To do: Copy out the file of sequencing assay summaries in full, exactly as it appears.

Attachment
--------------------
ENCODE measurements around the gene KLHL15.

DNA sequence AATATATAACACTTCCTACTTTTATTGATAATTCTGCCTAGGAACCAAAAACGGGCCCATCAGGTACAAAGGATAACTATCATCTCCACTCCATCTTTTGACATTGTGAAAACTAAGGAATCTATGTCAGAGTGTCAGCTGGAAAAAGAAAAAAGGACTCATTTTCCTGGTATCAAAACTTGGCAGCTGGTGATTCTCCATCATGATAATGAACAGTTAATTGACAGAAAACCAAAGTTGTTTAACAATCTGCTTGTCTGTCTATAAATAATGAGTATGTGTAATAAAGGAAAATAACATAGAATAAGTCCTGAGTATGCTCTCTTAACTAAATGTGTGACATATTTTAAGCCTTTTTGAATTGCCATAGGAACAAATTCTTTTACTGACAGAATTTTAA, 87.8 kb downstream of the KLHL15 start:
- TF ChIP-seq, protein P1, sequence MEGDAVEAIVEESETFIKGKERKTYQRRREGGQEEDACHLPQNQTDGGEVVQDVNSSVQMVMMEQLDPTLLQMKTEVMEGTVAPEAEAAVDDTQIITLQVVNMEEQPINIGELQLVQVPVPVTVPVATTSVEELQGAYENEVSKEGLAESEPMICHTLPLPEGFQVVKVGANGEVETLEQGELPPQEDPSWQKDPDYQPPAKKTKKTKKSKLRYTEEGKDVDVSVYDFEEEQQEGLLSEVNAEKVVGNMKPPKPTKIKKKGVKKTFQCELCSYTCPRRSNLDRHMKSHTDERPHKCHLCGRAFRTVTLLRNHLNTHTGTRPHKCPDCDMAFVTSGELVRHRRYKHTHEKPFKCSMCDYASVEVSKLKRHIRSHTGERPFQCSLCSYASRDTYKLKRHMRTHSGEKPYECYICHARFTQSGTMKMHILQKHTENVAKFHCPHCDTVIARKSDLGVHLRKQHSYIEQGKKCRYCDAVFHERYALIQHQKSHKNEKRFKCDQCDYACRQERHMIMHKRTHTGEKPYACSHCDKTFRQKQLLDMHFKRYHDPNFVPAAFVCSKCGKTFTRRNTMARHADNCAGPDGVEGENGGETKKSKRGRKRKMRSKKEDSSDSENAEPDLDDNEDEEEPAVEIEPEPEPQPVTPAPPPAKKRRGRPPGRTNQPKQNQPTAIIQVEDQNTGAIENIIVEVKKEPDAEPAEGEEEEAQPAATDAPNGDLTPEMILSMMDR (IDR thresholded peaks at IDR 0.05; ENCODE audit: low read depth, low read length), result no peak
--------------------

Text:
ENCODE measurements around the gene KLHL15.

DNA sequence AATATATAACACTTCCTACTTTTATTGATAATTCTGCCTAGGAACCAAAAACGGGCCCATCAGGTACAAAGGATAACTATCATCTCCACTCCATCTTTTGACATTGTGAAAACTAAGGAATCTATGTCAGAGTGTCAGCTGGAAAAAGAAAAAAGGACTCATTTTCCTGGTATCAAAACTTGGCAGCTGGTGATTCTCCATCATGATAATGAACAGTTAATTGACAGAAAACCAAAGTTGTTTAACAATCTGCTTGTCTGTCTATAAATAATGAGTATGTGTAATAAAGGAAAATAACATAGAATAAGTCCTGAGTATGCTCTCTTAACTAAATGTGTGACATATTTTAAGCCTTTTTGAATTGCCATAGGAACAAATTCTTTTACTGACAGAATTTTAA, 87.8 kb downstream of the KLHL15 start:
- TF ChIP-seq, protein P1, sequence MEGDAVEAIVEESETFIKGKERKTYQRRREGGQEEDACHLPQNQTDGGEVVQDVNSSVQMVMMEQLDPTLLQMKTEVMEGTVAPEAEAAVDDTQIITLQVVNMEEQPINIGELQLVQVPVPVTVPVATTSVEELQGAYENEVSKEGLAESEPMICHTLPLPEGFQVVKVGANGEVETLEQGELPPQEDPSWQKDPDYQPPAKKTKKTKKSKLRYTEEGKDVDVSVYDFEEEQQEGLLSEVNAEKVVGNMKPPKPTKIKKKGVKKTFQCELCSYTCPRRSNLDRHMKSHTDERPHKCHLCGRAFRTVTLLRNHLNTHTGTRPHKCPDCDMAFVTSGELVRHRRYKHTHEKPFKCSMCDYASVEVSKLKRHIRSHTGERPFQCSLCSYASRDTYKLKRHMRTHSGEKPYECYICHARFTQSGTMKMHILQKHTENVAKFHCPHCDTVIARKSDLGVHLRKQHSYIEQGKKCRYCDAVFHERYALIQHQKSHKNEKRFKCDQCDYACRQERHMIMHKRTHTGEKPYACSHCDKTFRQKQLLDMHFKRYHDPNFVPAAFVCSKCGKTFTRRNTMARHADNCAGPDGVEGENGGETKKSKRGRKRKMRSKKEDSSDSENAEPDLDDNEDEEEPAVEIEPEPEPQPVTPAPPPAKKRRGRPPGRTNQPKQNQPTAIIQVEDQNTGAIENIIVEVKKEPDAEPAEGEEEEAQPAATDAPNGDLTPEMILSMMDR (IDR thresholded peaks at IDR 0.05; ENCODE audit: low read depth, low read length), result no peak